The Beloit Board of Education held a special meeting Tuesday evening to discuss the latest cost figures and building plans associated with the $70 million referendum.
Lisa Voisin, a director with Baird financing, gave a presentation on the district's bond rating. With interest rates at 3.5 percent, and the district having a Moody's bond rating of Aa3, she said the cost to a taxpayer with a $100,000 home may likely drop from an additional $108 annually to $90 if the referendum passes. The debt incurred would be paid off over 20 years.
Superintendent Steve McNeal added the district had been conservative in its original cost estimates, and that an extra $108 annually was the absolute highest it could reach for the owner of a $100,000 home, calculated when considering a potential interest rate of 5.5 percent. But he said the $90 a year was a more likely scenario given the bond rating and historic low interest rates.
However, if the referendum does not pass taxes will drop $64 a year from what they are now for a homeowner with a $100,000 property, because the debt on the high school will be paid off in a year. The added $90 increase to current taxes, plus the $64 in potential savings once the high school debt is paid, would total $154 extra for a taxpayer to pay if the referendum goes through versus if the school district did not run the referendum.
At Tuesday evening's special board meeting, the Board of Education also discussed its maintenance plans for Aldrich and McNeel middle schools and Beloit Memorial High School. Proposed improvements totaling $8,191,000 are suggested for incorporation into the general maintenance fund over the next five years. The proposed improvements are separate from the referendum, as the other facilities already have maintenance needs addressed through the referendum.
After concerns were raised about maintenance needs at Aldrich, McNeel and Beloit Memorial High School, not included in the referendum, a plan was put together to add the needs to the general maintenance budget.
Superintendent Steve McNeal said the $8,191,000 are suggested improvements. Many of them are to bring the schools into accordance with ADA standards.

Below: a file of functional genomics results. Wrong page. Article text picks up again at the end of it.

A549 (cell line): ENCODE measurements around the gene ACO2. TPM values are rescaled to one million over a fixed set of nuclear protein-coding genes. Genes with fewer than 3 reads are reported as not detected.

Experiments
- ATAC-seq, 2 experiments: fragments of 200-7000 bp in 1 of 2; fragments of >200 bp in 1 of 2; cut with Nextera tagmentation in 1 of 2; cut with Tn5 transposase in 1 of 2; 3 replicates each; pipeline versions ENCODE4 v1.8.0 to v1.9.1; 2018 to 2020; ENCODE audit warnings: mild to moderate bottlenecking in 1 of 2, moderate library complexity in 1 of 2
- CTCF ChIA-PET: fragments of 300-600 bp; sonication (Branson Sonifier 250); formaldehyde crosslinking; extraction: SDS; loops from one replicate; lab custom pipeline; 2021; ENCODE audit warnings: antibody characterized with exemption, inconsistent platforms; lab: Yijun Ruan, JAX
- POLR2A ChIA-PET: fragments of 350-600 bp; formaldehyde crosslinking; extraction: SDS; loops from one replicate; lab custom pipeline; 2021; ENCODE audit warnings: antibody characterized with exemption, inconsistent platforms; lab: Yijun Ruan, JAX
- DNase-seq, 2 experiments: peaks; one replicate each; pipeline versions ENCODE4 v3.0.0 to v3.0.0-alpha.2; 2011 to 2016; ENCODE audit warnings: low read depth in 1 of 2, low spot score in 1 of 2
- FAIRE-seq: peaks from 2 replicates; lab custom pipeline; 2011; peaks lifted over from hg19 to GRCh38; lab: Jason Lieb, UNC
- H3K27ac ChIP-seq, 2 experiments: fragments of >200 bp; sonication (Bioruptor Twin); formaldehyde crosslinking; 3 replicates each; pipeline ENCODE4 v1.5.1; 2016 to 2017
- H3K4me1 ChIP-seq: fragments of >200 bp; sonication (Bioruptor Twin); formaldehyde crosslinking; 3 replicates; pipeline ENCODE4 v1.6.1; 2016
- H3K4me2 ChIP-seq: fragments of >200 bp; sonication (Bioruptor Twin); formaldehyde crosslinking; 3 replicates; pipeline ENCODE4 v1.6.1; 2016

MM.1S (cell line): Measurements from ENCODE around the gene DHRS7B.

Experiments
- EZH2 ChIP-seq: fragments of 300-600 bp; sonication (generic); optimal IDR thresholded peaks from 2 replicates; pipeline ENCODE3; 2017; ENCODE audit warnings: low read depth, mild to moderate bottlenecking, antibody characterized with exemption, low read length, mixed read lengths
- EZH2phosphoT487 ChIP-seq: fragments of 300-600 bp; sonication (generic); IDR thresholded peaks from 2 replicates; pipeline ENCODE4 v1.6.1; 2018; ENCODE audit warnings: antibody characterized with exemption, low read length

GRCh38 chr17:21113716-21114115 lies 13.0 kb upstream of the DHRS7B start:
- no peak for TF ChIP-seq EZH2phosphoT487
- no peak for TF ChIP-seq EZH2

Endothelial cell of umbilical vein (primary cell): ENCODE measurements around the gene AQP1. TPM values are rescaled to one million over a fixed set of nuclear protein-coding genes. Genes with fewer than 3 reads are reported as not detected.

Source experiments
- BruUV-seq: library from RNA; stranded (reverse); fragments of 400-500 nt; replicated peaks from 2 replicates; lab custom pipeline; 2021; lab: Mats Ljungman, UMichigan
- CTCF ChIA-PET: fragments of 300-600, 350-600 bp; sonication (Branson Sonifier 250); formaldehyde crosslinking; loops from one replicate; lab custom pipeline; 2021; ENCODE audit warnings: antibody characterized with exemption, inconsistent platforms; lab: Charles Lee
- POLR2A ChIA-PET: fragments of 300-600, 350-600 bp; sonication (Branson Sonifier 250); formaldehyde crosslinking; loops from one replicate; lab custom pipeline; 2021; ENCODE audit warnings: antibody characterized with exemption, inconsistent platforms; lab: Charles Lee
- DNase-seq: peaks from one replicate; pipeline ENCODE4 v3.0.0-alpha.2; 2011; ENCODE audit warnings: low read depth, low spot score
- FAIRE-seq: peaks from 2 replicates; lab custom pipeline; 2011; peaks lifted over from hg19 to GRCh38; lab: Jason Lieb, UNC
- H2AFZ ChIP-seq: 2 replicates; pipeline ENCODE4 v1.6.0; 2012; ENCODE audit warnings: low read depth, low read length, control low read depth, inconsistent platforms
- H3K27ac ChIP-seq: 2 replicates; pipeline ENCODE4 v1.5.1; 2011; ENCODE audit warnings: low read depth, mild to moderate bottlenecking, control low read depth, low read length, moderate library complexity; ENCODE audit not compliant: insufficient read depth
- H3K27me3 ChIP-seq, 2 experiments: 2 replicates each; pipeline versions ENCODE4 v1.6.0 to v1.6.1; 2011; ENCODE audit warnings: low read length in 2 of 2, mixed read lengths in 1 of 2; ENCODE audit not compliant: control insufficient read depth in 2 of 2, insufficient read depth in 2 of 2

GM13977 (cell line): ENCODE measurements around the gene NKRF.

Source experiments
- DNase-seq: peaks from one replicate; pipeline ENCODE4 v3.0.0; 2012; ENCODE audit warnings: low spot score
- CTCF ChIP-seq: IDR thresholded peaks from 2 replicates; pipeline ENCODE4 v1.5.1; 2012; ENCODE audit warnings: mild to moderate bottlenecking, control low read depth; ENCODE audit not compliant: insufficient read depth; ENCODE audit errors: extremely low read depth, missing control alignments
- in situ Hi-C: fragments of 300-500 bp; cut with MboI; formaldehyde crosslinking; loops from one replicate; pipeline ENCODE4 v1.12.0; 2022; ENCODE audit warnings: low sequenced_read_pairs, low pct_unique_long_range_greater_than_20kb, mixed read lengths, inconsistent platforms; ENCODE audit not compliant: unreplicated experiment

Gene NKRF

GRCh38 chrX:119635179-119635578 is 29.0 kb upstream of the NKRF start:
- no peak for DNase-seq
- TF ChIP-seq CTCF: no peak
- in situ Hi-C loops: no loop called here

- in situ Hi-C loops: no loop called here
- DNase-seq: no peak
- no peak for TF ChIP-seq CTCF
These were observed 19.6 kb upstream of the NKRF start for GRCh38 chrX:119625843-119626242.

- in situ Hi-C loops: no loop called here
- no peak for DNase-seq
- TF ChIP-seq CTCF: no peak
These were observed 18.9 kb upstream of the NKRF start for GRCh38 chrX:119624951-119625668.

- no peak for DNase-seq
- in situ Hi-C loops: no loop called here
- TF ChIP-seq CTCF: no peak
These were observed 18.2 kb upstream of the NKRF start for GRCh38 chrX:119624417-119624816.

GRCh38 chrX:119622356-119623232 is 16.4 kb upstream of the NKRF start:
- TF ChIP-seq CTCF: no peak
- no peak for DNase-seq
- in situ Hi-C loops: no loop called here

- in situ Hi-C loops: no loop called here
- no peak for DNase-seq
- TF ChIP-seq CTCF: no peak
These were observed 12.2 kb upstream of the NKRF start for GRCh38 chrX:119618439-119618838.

"Our greatest priority is to make sure that these buildings are part of a plan of improvement as we move to make sure that the others that are addressed in the referendum are being taken care of. In the end, we will be in great shape as a district with all of our facilities," McNeal said in an earlier interview.
Board President Shannon Scharmer asked what the next step will be in the referendum process. McNeal said a citizens' referendum advisory group will introduce themselves at the next board meeting held on Feb. 14. He did not give out the names of the people in the group but said they were community members who said they wanted to be involved in promoting the referendum.
The group will be responsible for disseminating information. The district is planning a frequently asked question section for its Web site and a brochure for dissemination.
Board member Missy Henderson suggested the board turn referendum inquiries over to the committee to maintain a coordinated effort.
"Let them run the show," she said.
Board member Nora Gard suggested putting the proposed upgrades in a display at each school, and adding a unified display at city hall which McNeal agreed was a good idea.
Scharmer said if she were to do the referendum all over again, she may have approached the process a little differently, but said she still wants what's best for Beloit and is supportive of the referendum.
"I'm hoping we can take our energy to make the most of what we've got to make the best school district possible," she said.
McNeal said the district will release details of what's planned at each school involved in the referendum in the coming weeks.